When you are facing a divorce or child custody case, the last thing that you want to deal with in addition to that important family law matter is a situation where you or your children are being abused. If that is the position that you find yourself in you need to be able to have a plan on how to proceed as well as information available to assist law enforcement, attorneys, and judges to help provide you and your family with protection against future incidents of abuse. All of this must be done while you are probably fearful about the trauma that you have already suffered.
This can be quite a lot to handle- and all at the same time, to boot. However, you have an opportunity to do something positive for your family by developing a plan on how to proceed. Understanding how to proceed is based on having good information. They say that “knowledge is power.” This is not merely a tagline or a slogan for people to use in television commercials. Rather, knowledge in this context means understanding how the State of Texas classifies domestic violence for the laws that will govern your family law case.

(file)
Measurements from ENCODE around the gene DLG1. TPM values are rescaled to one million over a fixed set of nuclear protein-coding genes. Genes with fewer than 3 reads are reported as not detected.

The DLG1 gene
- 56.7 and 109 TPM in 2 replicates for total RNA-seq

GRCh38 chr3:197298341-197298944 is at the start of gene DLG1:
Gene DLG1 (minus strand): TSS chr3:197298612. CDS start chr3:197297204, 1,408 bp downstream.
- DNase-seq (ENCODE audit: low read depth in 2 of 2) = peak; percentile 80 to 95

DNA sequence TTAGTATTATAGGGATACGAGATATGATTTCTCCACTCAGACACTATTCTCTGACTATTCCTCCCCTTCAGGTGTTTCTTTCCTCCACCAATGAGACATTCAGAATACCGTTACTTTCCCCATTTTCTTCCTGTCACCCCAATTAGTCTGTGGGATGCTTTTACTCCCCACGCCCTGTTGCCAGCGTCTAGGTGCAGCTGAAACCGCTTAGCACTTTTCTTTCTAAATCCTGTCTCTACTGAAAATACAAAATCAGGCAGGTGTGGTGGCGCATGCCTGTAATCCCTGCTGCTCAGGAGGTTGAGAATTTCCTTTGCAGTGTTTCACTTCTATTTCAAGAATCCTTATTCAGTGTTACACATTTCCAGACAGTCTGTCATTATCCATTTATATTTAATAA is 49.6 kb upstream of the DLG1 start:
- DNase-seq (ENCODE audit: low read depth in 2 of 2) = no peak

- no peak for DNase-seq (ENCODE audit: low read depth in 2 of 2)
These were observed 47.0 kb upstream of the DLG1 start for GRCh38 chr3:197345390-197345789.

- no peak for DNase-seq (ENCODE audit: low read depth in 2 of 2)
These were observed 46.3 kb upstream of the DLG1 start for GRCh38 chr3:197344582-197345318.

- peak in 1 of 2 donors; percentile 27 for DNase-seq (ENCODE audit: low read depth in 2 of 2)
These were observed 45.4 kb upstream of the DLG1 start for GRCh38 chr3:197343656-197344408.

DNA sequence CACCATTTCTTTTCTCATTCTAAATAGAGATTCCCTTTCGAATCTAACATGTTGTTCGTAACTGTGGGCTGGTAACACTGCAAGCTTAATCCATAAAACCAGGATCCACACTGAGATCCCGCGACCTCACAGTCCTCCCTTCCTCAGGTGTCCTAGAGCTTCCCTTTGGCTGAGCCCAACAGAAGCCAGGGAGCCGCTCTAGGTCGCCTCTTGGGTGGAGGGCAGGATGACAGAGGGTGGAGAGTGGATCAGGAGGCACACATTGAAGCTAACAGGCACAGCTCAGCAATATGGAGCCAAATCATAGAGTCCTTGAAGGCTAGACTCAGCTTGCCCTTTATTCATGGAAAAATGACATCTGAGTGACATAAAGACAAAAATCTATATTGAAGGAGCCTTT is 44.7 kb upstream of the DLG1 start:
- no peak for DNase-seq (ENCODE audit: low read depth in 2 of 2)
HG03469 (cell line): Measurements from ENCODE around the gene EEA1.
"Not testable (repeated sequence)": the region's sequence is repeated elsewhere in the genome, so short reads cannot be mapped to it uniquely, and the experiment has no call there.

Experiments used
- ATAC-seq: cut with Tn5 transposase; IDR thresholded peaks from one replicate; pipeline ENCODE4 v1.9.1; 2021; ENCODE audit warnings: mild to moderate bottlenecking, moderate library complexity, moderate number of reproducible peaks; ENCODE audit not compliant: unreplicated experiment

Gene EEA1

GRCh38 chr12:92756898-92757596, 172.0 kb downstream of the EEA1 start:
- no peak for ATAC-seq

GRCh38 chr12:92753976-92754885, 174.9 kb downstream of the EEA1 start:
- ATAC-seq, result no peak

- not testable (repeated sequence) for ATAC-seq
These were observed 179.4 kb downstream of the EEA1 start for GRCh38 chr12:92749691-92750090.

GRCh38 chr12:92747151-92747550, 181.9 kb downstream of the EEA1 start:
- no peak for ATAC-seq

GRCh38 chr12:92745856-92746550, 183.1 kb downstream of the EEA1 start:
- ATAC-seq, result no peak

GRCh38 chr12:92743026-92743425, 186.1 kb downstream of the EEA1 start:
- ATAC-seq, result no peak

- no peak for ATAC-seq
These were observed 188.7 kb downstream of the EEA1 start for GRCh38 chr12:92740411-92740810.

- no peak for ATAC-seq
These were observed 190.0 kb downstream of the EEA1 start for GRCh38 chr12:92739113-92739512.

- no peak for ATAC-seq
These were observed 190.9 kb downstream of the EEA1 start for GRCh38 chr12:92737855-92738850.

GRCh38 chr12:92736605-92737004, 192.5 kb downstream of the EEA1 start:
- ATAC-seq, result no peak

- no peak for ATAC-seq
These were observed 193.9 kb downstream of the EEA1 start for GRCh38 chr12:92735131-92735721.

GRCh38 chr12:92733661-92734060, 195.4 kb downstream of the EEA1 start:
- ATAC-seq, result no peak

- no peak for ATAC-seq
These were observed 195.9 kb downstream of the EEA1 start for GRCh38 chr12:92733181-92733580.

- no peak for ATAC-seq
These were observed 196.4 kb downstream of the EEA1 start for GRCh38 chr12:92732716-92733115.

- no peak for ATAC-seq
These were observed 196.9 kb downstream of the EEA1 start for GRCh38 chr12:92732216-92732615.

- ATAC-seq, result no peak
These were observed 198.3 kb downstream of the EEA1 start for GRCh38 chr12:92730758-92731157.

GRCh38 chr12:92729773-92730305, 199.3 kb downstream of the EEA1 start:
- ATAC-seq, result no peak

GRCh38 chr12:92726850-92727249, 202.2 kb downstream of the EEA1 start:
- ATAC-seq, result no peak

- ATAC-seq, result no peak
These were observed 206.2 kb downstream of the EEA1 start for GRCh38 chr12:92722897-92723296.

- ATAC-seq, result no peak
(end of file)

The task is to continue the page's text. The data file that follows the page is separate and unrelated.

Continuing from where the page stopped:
Even if you are mainly concerned with your child custody or divorce case, it is important to remember and keep in mind that the kind of abuse that you have suffered is a crime in Texas. It is against the law for another person to put their hands on you- or even to threaten you in this manner with an apparent and immediate opportunity to do so. It is an aggravating factor when the person is in your own family. Physically abusing anyone is wrong. It is especially wrong to abuse a person in your family. At that point, your spouse or co-parent’s potential penalties increase because of their actions.